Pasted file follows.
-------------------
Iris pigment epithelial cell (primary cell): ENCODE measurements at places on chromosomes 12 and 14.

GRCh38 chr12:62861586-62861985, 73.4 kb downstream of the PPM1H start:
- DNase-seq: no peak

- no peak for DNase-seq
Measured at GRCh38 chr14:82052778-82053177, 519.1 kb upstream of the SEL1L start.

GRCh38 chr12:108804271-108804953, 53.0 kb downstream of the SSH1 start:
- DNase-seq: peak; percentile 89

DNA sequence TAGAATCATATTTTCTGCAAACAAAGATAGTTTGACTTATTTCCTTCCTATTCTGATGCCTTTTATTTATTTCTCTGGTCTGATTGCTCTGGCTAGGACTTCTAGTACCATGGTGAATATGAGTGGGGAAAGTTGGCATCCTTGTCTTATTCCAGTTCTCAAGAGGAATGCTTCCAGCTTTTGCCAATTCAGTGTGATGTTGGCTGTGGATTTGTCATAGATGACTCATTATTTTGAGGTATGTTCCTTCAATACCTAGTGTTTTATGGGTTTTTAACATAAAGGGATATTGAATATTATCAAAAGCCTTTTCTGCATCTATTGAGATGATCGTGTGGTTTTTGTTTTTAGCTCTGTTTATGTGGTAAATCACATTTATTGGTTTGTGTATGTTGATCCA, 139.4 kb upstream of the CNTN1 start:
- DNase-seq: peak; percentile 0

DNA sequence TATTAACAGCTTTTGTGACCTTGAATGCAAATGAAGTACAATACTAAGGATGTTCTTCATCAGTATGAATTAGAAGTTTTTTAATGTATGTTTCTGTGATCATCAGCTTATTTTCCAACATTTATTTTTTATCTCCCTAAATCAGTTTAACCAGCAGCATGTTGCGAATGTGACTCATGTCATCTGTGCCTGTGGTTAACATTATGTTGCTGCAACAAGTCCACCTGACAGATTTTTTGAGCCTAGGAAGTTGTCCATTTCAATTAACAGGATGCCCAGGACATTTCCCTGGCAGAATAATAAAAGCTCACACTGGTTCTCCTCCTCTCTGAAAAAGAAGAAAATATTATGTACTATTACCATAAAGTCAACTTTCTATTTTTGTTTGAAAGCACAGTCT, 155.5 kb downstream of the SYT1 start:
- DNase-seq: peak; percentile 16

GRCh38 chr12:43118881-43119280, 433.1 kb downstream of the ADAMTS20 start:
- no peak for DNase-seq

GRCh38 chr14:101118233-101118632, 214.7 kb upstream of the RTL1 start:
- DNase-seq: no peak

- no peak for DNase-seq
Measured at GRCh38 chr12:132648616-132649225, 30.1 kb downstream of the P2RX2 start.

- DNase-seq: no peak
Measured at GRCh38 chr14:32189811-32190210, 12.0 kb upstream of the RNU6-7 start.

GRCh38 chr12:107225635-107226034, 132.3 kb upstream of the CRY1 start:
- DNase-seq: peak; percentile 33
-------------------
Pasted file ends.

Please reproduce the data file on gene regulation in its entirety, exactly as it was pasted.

Iris pigment epithelial cell (primary cell): ENCODE measurements at places on chromosomes 12 and 14.

GRCh38 chr12:62861586-62861985, 73.4 kb downstream of the PPM1H start:
- DNase-seq: no peak

- no peak for DNase-seq
Measured at GRCh38 chr14:82052778-82053177, 519.1 kb upstream of the SEL1L start.

GRCh38 chr12:108804271-108804953, 53.0 kb downstream of the SSH1 start:
- DNase-seq: peak; percentile 89

DNA sequence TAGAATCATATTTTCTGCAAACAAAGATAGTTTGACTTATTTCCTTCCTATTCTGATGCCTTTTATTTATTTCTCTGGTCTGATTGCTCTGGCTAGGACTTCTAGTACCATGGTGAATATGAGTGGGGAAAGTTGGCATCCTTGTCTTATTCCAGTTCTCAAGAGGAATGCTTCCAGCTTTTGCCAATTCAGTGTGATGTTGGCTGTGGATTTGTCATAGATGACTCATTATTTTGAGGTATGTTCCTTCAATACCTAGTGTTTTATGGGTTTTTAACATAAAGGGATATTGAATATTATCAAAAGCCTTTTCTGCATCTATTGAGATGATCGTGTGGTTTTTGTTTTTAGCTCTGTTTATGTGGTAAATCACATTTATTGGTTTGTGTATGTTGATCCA, 139.4 kb upstream of the CNTN1 start:
- DNase-seq: peak; percentile 0

DNA sequence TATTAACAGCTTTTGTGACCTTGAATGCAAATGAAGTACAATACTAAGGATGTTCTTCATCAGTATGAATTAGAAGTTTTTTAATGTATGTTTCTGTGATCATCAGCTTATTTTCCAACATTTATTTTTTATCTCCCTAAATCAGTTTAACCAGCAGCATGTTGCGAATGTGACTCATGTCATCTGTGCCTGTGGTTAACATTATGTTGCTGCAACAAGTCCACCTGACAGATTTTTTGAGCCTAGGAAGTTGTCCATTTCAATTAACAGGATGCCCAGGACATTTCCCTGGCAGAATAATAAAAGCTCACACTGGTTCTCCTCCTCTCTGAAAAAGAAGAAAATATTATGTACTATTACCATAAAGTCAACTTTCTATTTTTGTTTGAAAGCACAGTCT, 155.5 kb downstream of the SYT1 start:
- DNase-seq: peak; percentile 16

GRCh38 chr12:43118881-43119280, 433.1 kb downstream of the ADAMTS20 start:
- no peak for DNase-seq

GRCh38 chr14:101118233-101118632, 214.7 kb upstream of the RTL1 start:
- DNase-seq: no peak

- no peak for DNase-seq
Measured at GRCh38 chr12:132648616-132649225, 30.1 kb downstream of the P2RX2 start.

- DNase-seq: no peak
Measured at GRCh38 chr14:32189811-32190210, 12.0 kb upstream of the RNU6-7 start.

GRCh38 chr12:107225635-107226034, 132.3 kb upstream of the CRY1 start:
- DNase-seq: peak; percentile 33